The economic shifts, new trade deals, and fluctuating interest rates in Australia will make the financial year for 2017 an interesting one for most companies, and especially those looking to expand.
Organisations looking to expand overseas should consider credit insurance as a risk management tool before making a move, according to Atradius.
Mark Hoppe, managing director, ANZ, Atradius, said, “Entering overseas markets presents opportunities to grow the business by broadening the potential customer base and increasing profits. However, with expansion comes risk. Businesses must have a thorough understanding of the new market, and put in place adequate protection against late or non-payment from customers, in order to minimise risk to the business.”
Atradius recommends businesses consider these three questions before expanding overseas:
1. How well will risk be managed?
Businesses considering overseas expansion should develop a risk-management plan. This includes thoroughly researching potential customers and suppliers, local trading customs, and market conditions.
Mark Hoppe said, “Organisations with credit insurance can receive early warning of potential payment difficulties. Credit insurers can provide access to credit information on companies operating worldwide, and can evaluate the risks of working with new businesses so they can limit unnecessary trading risks.”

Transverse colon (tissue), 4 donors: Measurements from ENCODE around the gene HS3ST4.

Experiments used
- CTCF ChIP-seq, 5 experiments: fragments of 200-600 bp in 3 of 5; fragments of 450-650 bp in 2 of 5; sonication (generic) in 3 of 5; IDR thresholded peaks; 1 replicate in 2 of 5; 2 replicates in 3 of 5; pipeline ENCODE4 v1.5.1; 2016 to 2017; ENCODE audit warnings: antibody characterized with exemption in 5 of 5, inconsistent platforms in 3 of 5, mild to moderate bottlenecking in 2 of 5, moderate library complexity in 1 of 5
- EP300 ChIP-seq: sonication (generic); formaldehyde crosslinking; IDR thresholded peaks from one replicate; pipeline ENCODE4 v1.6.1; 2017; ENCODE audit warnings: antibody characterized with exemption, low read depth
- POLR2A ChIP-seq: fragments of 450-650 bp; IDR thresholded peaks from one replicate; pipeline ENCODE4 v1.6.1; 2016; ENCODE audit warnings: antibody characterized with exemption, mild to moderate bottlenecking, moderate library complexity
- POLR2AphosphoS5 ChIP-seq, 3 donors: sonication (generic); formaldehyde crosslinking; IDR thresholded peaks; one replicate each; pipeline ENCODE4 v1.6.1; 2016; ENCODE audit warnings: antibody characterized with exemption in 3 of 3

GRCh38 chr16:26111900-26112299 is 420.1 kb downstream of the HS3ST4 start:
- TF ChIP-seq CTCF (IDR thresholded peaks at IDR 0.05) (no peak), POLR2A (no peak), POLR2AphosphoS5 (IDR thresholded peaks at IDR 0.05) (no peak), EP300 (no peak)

2. What advisory network is available?
One of the biggest challenges for a business when it comes to expanding overseas is getting sound advice. For example, not fully understanding the local rules and regulations can create huge problems for organisations that accidentally fall afoul of the authorities.
Mark Hoppe said, “Credit insurers generally have people on the ground in the countries businesses are looking to expand into. This means they can advise businesses on a wide range of crucial trading factors, such as suitable local distributors to partner with, local customs and how to protect your products and profit.
3. How will cashflow be protected?
One of the most effective elements in a risk management plan to protect cashflow is credit insurance. In cases where a customer can’t or won’t pay for goods, businesses can be brought to their knees. Credit insurance covers for the losses due to non-payment, so that businesses can trade confidently in new markets.